Union Pacific, the Omaha, Nebraska-based rail giant, revealed a proposed pilot program on Tuesday to “redeploy” train conductors to grounds-based positions.
The announcement comes amid hearings at the Federal Rail Administration about a proposed rule that would require railroads to have at least two crew members in the cab of a locomotive. Freight trains are typically operated by two employees: a conductor and an engineer.
Class I railroads, which dominate the $80 billion freight rail industry, have pushed for years to eliminate the in-cab conductor role. They say much of the conductor job has been largely automated out as most rail in the United States operate under a bundle of technologies called positive train control, which automatically prevents train collisions. Trains largely only need engineers to operate, according to railroads.
However, unions and rail employees disagree that automation has made the role of rail conductor redundant. They also say that having only one person in the cab of a freight train would make the job more unsafe. It could also threaten communities through which railroads traverse.
Union Pacific’s pilot program rebrands the conductor role into “expeditors.” Rod Doerr, vice president of crew management and interline operations at Union Pacific, outlined the pilot in the Tuesday announcement:
During the pilot, the conductor will remain on the train and continue to perform his or her role; documenting dates and times of service activities and how long it took to perform the activities. The expeditor will do the same from the ground. At the end of the pilot, Union Pacific will compare the results and adjust the plan as necessary.
If the pilots are a success, expeditors will only be employed on railroad territories that have Positive Train Control (PTC) or a PTC equivalent technology. Approximately 90% of UP’s train miles are covered by this technology. The remaining portion of the Union Pacific network will employ two-person train crews.
Continuing to have the in-cab conductor would allow Union Pacific to explore the grounds-based expeditor role — and potentially prove that they’re as effective as those in the cab — without violating potential federal rules that would require two-person crews.
Union Pacific said its “concept” was that no jobs would be eliminated and wages would remain the same for conductors.
It’s not the first time that railroads have slashed the number of folks in a locomotive cab. As recently as the 1980s, up to five people would operate a single train: an engineer, conductor, head brakeman, second brakeman and sometimes an engineer trainee. Automation has made some of those roles obsolete.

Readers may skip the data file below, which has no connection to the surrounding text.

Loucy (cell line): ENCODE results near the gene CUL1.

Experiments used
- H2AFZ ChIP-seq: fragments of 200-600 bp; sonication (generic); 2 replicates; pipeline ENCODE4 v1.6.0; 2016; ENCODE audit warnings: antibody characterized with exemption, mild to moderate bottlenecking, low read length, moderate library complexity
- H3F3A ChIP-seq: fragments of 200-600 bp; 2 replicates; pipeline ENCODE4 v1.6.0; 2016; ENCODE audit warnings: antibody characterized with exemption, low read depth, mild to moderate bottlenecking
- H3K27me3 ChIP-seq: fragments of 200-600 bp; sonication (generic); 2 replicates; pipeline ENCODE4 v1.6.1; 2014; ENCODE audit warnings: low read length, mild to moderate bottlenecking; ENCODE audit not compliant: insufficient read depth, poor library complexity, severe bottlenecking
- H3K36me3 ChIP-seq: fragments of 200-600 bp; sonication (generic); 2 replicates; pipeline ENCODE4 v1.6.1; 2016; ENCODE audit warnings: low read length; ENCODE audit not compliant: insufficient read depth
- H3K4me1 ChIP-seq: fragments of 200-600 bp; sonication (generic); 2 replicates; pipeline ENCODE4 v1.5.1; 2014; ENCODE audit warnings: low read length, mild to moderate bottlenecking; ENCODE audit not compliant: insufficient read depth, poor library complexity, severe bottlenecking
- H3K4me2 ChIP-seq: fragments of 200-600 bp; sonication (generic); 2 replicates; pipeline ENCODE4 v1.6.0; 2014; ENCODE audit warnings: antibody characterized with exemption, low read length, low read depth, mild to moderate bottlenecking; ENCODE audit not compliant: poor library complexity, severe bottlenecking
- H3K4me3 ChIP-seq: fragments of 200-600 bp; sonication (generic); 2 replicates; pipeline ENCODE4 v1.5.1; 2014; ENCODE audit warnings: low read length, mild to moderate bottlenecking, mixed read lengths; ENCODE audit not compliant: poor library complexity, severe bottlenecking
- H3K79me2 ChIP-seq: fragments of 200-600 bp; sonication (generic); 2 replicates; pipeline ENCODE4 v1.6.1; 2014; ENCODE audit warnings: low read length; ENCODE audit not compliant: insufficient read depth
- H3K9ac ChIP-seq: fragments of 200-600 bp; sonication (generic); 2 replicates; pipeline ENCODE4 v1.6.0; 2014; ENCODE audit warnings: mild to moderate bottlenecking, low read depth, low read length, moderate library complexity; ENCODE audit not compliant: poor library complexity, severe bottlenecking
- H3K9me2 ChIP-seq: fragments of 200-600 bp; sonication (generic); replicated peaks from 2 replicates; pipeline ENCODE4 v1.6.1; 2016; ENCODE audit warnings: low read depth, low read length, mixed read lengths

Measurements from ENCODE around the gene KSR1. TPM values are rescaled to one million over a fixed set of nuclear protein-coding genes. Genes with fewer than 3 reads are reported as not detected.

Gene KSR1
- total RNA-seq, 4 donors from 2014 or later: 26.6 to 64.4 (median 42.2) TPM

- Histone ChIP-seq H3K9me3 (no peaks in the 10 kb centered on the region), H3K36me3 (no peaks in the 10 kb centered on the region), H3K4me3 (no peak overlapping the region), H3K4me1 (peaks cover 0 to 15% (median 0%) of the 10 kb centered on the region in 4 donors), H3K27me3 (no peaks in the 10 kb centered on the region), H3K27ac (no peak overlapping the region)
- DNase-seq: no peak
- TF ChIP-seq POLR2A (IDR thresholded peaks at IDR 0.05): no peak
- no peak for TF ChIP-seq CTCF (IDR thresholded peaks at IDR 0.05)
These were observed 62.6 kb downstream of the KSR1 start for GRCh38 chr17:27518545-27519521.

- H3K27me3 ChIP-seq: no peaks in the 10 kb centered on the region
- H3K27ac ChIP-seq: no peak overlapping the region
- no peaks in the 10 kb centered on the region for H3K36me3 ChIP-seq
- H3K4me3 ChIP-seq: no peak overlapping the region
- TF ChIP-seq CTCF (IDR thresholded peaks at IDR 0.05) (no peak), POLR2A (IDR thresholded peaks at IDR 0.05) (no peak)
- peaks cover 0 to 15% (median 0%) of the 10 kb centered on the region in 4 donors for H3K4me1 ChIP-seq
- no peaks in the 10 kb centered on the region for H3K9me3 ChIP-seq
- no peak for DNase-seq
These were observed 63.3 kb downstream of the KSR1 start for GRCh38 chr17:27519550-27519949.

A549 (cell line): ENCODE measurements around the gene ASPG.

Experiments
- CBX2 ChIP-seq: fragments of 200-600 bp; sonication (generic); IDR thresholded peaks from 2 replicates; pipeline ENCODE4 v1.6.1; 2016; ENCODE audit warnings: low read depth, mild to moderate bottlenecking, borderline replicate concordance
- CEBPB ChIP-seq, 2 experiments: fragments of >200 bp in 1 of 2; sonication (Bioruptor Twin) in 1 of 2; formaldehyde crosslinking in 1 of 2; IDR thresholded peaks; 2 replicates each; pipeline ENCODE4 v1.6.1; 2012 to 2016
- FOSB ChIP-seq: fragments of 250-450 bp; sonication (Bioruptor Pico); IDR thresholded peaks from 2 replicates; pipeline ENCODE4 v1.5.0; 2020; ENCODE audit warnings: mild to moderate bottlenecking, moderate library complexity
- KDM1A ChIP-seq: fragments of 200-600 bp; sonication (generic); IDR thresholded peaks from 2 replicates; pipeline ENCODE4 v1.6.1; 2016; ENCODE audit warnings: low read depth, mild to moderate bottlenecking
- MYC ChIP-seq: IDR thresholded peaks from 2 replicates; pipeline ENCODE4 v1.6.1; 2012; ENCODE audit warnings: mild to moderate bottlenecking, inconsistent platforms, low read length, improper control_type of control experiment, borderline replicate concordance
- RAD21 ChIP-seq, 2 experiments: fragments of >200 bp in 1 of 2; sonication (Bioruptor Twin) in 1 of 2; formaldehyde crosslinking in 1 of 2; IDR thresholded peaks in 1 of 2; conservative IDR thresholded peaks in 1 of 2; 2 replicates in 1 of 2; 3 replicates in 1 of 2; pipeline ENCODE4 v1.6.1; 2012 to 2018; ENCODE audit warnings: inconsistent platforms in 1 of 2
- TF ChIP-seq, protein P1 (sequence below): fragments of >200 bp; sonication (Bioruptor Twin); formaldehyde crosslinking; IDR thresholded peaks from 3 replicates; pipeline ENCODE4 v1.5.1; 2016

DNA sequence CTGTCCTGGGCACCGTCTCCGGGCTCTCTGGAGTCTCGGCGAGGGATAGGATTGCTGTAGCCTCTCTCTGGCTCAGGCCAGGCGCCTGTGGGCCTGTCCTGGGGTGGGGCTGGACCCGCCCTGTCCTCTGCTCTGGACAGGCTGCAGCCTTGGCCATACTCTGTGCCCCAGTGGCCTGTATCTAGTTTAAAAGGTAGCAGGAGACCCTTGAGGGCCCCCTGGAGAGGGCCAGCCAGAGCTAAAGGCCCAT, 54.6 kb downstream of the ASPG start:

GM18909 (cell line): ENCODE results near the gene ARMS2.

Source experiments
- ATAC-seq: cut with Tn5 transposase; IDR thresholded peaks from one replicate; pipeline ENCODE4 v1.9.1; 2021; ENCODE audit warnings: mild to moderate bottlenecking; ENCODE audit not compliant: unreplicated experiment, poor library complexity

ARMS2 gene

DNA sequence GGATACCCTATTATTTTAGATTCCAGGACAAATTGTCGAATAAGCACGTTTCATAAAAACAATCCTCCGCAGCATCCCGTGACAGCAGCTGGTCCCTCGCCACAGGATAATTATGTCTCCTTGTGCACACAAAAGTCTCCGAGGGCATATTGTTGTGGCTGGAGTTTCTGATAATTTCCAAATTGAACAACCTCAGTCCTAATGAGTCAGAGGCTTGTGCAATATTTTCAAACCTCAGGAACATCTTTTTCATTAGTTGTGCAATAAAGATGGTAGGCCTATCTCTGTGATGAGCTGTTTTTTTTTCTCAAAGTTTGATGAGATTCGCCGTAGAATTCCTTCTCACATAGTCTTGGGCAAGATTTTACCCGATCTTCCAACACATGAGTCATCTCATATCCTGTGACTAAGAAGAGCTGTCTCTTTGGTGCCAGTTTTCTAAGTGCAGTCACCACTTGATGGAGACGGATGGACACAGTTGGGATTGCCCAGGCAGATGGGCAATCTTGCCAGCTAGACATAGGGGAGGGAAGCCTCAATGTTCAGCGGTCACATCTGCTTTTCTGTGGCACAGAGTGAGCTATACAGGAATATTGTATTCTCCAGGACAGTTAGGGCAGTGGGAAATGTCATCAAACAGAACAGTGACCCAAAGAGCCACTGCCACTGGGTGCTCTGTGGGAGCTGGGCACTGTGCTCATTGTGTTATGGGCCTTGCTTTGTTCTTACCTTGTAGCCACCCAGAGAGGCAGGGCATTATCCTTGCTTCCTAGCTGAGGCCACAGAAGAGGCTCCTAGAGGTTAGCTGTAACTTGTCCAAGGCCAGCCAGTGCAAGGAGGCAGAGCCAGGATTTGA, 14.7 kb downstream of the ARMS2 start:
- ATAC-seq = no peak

A controversial idea for train operations
Through 2022, rail labor contract negotiations made headline news as employees demanded better working conditions, particularly when it comes to time spent at home.
Rail companies like Union Pacific have used those arguments from rail employees and unions to bolster their argument for a grounds-based conductor role.
“As a ground-based job with consistent, regular shifts, employees will be home routinely to take part in quality family time,” Doerr said on the Union Pacific blog. “They will no longer be living out of a hotel or suitcase and can rely on planned rest. This will make for happier, healthier and safer employees.”
Unions that represent rail employees don’t seem to agree with this concept. That includes the SMART Transportation Division (SMART TD), the largest of the 12 rail unions with 37,400 members.
“There is no greater risk to the safety of railroad workers and the communities they serve than the consideration of a reduction in crew size in the cab of a locomotive,” SMART TD President Jeremy Ferguson said at the Federal Railroad Administration hearings on Monday. “Having conductors on trains saves lives and prevents disasters in ways technology cannot. Artificial intelligence absolutely has a role to play, but it cannot replace authentic human intelligence in railroading.”
European operations suggest that one-person train crews could be safe — but there’s a catch
European freight trains, as well as smaller U.S. freight and passenger trains, that operate with just one individual have proved safe. However, those trains tend to be far shorter and lighter than U.S. ones. Their schedules may also be more bearable for employees.
In the U.S., trains are becoming longer and longer, at times blocking crucial road crossings. According to a 2019 federal study, the average length of a train has increased by 25% since 2008. Some trains are up to 3 miles long, according to the study.
Doerr said in the Union Pacific announcement that grounds-based expeditors would be less fatigued. They would also be able to drive directly to locomotive cars that need service. That could decrease the amount of time spent at public crossings.
In September, FreightWaves reported on a Norfolk Southern conductor who fainted while driving a train in January. His co-worker, the engineer on the train, was able to step in and call for emergency services. The experience solidified for the two men the importance of having a larger crew. Norfolk Southern declined to comment on the incident.
“If it would have been just him on there, who knows how long it would have been until they [the ambulances] got there?” Travis Pierce, the Norfolk Southern engineer, told FreightWaves. “If it was just me, what would have happened? Would I have died? There’s no way to get an ambulance or medical services if we can’t call them.”
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